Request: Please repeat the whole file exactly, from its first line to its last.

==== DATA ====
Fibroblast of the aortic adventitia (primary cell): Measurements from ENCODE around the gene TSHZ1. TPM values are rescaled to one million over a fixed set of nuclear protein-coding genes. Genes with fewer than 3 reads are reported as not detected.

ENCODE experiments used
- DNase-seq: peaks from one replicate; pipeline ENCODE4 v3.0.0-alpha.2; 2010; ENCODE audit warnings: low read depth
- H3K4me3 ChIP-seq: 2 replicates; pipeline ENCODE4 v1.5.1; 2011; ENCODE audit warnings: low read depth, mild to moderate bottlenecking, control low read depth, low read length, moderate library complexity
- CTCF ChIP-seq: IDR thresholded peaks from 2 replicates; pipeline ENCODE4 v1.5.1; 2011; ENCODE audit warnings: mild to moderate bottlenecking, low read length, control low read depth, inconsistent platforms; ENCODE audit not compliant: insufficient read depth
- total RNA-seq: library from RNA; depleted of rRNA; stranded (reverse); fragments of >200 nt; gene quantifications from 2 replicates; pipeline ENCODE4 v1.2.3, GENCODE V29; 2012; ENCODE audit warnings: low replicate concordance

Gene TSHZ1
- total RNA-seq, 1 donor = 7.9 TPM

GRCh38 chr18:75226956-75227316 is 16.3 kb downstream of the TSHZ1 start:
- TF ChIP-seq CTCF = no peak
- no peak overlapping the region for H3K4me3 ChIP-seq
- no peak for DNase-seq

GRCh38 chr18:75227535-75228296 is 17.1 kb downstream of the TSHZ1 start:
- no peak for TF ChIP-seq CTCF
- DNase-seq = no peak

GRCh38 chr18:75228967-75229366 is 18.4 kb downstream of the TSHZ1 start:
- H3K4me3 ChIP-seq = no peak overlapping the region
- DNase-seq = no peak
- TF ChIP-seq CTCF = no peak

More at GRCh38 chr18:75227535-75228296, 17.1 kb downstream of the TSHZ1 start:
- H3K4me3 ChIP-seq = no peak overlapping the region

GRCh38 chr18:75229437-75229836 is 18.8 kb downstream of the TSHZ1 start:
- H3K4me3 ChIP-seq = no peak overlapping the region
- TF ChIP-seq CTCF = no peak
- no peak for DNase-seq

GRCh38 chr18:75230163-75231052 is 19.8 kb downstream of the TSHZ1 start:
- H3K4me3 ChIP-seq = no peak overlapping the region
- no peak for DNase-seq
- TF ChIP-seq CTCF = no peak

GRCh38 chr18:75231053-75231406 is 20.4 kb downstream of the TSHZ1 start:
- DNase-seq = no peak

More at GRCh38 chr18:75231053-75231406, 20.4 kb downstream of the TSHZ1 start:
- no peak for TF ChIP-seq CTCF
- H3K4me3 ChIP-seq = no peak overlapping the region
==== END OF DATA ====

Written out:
Fibroblast of the aortic adventitia (primary cell): Measurements from ENCODE around the gene TSHZ1. TPM values are rescaled to one million over a fixed set of nuclear protein-coding genes. Genes with fewer than 3 reads are reported as not detected.

ENCODE experiments used
- DNase-seq: peaks from one replicate; pipeline ENCODE4 v3.0.0-alpha.2; 2010; ENCODE audit warnings: low read depth
- H3K4me3 ChIP-seq: 2 replicates; pipeline ENCODE4 v1.5.1; 2011; ENCODE audit warnings: low read depth, mild to moderate bottlenecking, control low read depth, low read length, moderate library complexity
- CTCF ChIP-seq: IDR thresholded peaks from 2 replicates; pipeline ENCODE4 v1.5.1; 2011; ENCODE audit warnings: mild to moderate bottlenecking, low read length, control low read depth, inconsistent platforms; ENCODE audit not compliant: insufficient read depth
- total RNA-seq: library from RNA; depleted of rRNA; stranded (reverse); fragments of >200 nt; gene quantifications from 2 replicates; pipeline ENCODE4 v1.2.3, GENCODE V29; 2012; ENCODE audit warnings: low replicate concordance

Gene TSHZ1
- total RNA-seq, 1 donor = 7.9 TPM

GRCh38 chr18:75226956-75227316 is 16.3 kb downstream of the TSHZ1 start:
- TF ChIP-seq CTCF = no peak
- no peak overlapping the region for H3K4me3 ChIP-seq
- no peak for DNase-seq

GRCh38 chr18:75227535-75228296 is 17.1 kb downstream of the TSHZ1 start:
- no peak for TF ChIP-seq CTCF
- DNase-seq = no peak

GRCh38 chr18:75228967-75229366 is 18.4 kb downstream of the TSHZ1 start:
- H3K4me3 ChIP-seq = no peak overlapping the region
- DNase-seq = no peak
- TF ChIP-seq CTCF = no peak

More at GRCh38 chr18:75227535-75228296, 17.1 kb downstream of the TSHZ1 start:
- H3K4me3 ChIP-seq = no peak overlapping the region

GRCh38 chr18:75229437-75229836 is 18.8 kb downstream of the TSHZ1 start:
- H3K4me3 ChIP-seq = no peak overlapping the region
- TF ChIP-seq CTCF = no peak
- no peak for DNase-seq

GRCh38 chr18:75230163-75231052 is 19.8 kb downstream of the TSHZ1 start:
- H3K4me3 ChIP-seq = no peak overlapping the region
- no peak for DNase-seq
- TF ChIP-seq CTCF = no peak

GRCh38 chr18:75231053-75231406 is 20.4 kb downstream of the TSHZ1 start:
- DNase-seq = no peak

More at GRCh38 chr18:75231053-75231406, 20.4 kb downstream of the TSHZ1 start:
- no peak for TF ChIP-seq CTCF
- H3K4me3 ChIP-seq = no peak overlapping the region